RICHMOND, Va. -- State and federal health officials are urging unvaccinated people to skip traveling this Labor Day weekend as cases of COVID-19 continue to increase across the country likely as a result of the delta variant.
Dr. Rochelle Walensky, the head of the Centers for Disease Control and Prevention (CDC), said that Americans who are not vaccinated against COVID-19 should not travel over the holiday weekend f COVID-19 are driving up transmission rates around the country.
In fact, the CDC's website tracking transmission rates has all 50 states and Washington, D.C., listed as high transmission. And for Virginia, every county in the Commonwealth was listed as high Friday afternoon.
Marshall Vogt, an Virginia Department of Health epidemiologist, says the unvaccinated are at a higher risk of exposure, especially when in enclosed spaces like planes, trains or buses.
"And then going into staying with people that might have COVID-19, or doing things, if especially if they're going out with large groups and in poorly ventilated spaces where they're at a higher risk for getting COVID-19," Vogt explained. "And then, again, bringing that back with them after their trip."
Vogt said that unvaccinated people who do travel should plan to get tested before and after their trip.
At Richmond International Airport, where officials expect around 50,000 flyers over the holiday, those CBS 6 talked to Friday were all fully vaccinated and taking precautions.
"We'll of course wear the mask and not get too close to people we don't know," Jean Van Devere, who was catching a flight to Alaska, said.
Dominique, who was flying to Miami, said she was going to stay safe by masking up.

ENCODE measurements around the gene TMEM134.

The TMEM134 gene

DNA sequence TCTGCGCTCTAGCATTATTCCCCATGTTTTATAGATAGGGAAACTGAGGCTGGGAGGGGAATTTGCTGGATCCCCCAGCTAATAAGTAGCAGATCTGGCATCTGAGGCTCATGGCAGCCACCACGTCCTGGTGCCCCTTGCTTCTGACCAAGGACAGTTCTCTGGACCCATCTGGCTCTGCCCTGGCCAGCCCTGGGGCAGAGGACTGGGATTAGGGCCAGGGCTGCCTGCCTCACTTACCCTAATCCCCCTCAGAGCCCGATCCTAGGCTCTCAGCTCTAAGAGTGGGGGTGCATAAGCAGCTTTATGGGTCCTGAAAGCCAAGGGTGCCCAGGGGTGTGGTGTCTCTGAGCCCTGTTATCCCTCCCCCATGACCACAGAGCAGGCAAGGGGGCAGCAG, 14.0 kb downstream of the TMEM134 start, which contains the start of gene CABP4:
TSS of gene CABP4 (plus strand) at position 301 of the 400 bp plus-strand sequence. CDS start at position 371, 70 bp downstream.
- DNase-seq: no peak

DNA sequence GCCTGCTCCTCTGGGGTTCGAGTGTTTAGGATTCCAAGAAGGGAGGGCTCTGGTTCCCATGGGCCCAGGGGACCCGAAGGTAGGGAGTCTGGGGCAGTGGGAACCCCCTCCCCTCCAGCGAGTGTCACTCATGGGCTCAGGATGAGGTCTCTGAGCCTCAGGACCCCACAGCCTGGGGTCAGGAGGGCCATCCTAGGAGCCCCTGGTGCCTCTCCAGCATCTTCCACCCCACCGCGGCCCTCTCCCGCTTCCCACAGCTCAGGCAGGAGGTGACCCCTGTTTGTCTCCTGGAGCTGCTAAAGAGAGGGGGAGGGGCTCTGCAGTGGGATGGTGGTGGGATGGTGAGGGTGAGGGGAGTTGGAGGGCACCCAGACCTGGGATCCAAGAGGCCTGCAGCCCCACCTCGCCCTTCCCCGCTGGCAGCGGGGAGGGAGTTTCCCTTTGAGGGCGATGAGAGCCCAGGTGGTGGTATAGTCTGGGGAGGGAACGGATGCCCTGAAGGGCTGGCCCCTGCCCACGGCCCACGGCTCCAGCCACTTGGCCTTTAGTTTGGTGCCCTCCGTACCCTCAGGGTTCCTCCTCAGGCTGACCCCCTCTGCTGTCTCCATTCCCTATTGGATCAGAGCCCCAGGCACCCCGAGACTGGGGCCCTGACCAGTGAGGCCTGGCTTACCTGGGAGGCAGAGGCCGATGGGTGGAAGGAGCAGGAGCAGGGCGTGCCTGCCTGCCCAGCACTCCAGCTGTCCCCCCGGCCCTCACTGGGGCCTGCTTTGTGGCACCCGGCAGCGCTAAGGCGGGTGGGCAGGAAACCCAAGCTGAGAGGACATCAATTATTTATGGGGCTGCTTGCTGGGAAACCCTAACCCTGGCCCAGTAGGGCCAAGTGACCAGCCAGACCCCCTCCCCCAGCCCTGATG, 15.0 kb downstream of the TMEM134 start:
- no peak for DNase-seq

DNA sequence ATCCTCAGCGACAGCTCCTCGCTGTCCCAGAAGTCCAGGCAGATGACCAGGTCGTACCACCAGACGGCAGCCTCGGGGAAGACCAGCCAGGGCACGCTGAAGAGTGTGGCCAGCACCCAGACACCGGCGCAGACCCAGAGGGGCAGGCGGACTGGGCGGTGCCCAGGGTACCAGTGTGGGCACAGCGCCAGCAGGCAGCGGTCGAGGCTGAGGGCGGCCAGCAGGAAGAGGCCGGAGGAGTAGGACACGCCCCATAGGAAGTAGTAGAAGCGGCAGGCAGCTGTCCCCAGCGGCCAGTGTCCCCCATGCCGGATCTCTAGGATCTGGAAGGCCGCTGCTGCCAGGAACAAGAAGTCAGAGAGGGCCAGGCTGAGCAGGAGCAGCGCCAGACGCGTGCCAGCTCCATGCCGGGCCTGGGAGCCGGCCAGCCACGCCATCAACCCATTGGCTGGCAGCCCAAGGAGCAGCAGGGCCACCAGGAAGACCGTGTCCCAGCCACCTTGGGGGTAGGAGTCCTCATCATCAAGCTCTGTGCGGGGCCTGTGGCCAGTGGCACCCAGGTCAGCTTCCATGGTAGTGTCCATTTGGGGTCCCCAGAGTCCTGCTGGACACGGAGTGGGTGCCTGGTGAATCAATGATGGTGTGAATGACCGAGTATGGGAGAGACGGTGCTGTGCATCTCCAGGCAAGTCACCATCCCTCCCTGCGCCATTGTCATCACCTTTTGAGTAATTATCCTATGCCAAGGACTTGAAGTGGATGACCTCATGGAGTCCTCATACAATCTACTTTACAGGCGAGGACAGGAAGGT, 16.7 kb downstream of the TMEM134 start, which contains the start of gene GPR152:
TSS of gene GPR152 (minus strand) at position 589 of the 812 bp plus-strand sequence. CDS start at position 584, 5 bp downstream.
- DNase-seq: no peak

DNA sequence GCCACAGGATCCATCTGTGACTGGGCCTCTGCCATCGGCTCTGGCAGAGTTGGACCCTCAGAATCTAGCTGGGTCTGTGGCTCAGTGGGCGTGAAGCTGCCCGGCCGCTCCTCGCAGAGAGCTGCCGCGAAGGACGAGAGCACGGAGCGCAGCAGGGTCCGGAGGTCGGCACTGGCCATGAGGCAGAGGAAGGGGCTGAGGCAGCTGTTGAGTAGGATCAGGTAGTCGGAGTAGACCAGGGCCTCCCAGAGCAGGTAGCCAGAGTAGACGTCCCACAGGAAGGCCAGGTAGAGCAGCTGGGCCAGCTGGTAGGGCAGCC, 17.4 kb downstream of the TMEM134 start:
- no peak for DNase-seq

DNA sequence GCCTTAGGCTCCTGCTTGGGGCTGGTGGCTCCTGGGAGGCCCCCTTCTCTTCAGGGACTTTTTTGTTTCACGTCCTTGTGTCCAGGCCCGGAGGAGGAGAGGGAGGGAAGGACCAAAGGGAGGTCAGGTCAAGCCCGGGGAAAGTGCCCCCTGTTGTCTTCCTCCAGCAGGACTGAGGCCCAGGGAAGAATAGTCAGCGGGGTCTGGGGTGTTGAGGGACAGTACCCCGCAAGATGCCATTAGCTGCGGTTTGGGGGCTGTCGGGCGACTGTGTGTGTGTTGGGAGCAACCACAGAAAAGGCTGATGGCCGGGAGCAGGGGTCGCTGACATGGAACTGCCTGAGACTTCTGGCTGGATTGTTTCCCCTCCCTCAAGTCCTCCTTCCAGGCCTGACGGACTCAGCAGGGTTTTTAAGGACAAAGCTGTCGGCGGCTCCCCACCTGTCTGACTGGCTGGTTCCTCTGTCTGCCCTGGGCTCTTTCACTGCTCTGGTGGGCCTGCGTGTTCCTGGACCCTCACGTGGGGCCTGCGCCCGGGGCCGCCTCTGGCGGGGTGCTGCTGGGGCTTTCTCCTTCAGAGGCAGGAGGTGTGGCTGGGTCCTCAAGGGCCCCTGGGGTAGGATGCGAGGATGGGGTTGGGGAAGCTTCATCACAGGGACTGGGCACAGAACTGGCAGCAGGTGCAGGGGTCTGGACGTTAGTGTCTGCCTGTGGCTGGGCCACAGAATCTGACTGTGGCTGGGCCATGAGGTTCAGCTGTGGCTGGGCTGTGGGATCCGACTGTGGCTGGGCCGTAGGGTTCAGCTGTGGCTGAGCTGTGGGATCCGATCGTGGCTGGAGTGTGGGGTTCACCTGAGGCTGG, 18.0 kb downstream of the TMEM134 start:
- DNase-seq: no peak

As of this week, the CDC reported that 203 million people in the U.S. have received at least one dose of a COVID-19 vaccine, and a little more than half of the population is fully vaccinated.
Studies show the COVID-19 vaccine continues to be highly effective at reducing the risk of severe illness from the coronavirus, as well as hospitalization and death.
However, while Vogt said that the risk is lower for vaccinated people, the delta variant is more contagious, so he urged folks to continue taking precautions.
"Avoiding spaces with large crowds, wearing a mask if you're going out in public," Vogt said. "Because we know these vaccines are very effective, especially against severe illness and hospitalization. But we have seen cases of vaccine breakthrough. So... even if you're vaccinated, knowing what your risks are and what your acceptable risks are for you and your family -- and tailoring your decisions accordingly."
And Vogt said anyone who travels, regardless of vaccine status, should closely monitor their health when they return.
"And if you do get sick, if you have those symptoms, and you think maybe it's just too cold, maybe it's allergies," Vogt said. "Go ahead and get tested, just to make sure it's not COVID."
Virginians age 12+ are eligible for COVID-19 vaccine. Pre-registration is no longer required, so go to Vaccine Finder to search for specific vaccines available near you or call 877-VAX-IN-VA (877-275-8343).
Have You Been Fully Vaccinated?
People are considered fully vaccinated:
- 2 weeks after their second dose in a 2-dose series, such as the Pfizer or Moderna vaccines, or
- 2 weeks after a single-dose vaccine, such as Johnson & Johnson’s Janssen vaccine
How to Protect Yourself and Others When You’ve Been Fully Vaccinated
COVID-19 vaccines are effective at protecting you from getting sick. Based on what we know about COVID-19 vaccines, people who have been fully vaccinated can start to do some things that they had stopped doing because of the pandemic.
We’re still learning how vaccines will affect the spread of COVID-19. After you’ve been fully vaccinated against COVID-19, you should keep taking precautions—like wearing a mask, staying 6 feet apart from others, and avoiding crowds and poorly ventilated spaces—in public places until we know more.
These recommendations can help you make decisions about daily activities after you are fully vaccinated. They are not intended for healthcare settings.